by Nicole Mihelich
Here at the University of Minnesota Turfgrass Science Program, one of our areas of research is developing low-input turfgrasses that can better suit the consumer and the environment with less need for water, fertilizer, mowing, and other inputs. Fine fescue turfgrass species have been shown to perform well under these low-input conditions. Fine fescues are often found in commercial seed mixtures, and their availability continues to rise. However, there is little to no availability of fine fescue sod despite high demand from consumers.
Sod is turfgrass that has been planted and grown, then harvested in sections to be transplanted elsewhere, with roots and other plant material holding it together (Figure 1). Almost all sod sold in Minnesota and the surrounding states consists of Kentucky bluegrass, which generally has higher maintenance requirements than fine fescue. Consumers would benefit from having the option of using fine fescue sod, but to this point, fine fescue sod production has been challenging for sod growers. Thus, we seek to identify traits that are desirable for sod formation and improve low-input fine fescue turfgrass for a more sustainable approach to sod production.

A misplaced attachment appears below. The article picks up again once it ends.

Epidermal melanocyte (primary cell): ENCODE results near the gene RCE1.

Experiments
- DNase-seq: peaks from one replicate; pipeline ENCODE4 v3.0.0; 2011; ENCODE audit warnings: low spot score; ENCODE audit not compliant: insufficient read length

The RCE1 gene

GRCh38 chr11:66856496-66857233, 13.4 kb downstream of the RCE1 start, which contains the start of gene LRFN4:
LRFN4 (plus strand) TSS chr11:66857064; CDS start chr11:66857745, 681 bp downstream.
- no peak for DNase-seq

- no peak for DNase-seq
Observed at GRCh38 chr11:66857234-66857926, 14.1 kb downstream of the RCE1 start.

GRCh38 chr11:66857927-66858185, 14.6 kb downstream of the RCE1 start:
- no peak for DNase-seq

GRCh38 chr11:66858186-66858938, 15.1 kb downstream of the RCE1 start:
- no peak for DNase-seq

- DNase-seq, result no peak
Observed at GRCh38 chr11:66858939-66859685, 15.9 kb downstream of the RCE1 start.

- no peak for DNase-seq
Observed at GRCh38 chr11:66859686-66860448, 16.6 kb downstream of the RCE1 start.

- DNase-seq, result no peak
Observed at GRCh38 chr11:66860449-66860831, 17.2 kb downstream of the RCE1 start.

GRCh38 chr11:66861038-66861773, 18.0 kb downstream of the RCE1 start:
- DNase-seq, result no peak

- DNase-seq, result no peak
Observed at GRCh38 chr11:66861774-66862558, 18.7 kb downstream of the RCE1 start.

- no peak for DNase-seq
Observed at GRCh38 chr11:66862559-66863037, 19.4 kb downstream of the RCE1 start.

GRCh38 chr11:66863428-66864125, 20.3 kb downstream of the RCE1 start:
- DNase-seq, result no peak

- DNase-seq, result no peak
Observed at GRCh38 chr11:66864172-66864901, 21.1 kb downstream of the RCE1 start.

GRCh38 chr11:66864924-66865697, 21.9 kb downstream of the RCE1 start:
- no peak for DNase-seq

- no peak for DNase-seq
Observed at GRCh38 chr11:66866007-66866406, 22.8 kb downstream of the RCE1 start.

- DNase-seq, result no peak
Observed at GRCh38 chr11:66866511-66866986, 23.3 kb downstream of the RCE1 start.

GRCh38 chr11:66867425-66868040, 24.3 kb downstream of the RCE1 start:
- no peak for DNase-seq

To assess the sod-forming ability of fine fescue species, we are developing large populations of three fine fescue species: hard fescue, Chewings fescue, and strong creeping red fescue (Figure 3). The former two are mostly observed to be bunch-type species (spread by tillers only, and do not form rhizomes), while strong creeping red fescue has prominent rhizome production, hence its name. These populations include sampled grasses from all over their historical habitat across Eurasia to capture maximum diversity of these species overall as well as for rhizome and tillering. Within these large populations, plants will be selected for strong and poor rhizome and tillering for each species. The best and worst plants of each species for their ability to spread horizontally can then be used in further experiments to study why and how horizontal spreading occurs in fine fescues.
Little is known about what combination of traits in fine fescues are optimal for sod production. Through the evaluations of these populations, we hope to learn more about what characteristics of fine fescues are needed for high quality and rapid sod development. This research can lead to the diversification of sod choices for more low-input and sustainable turfgrass to serve both consumers and the environment.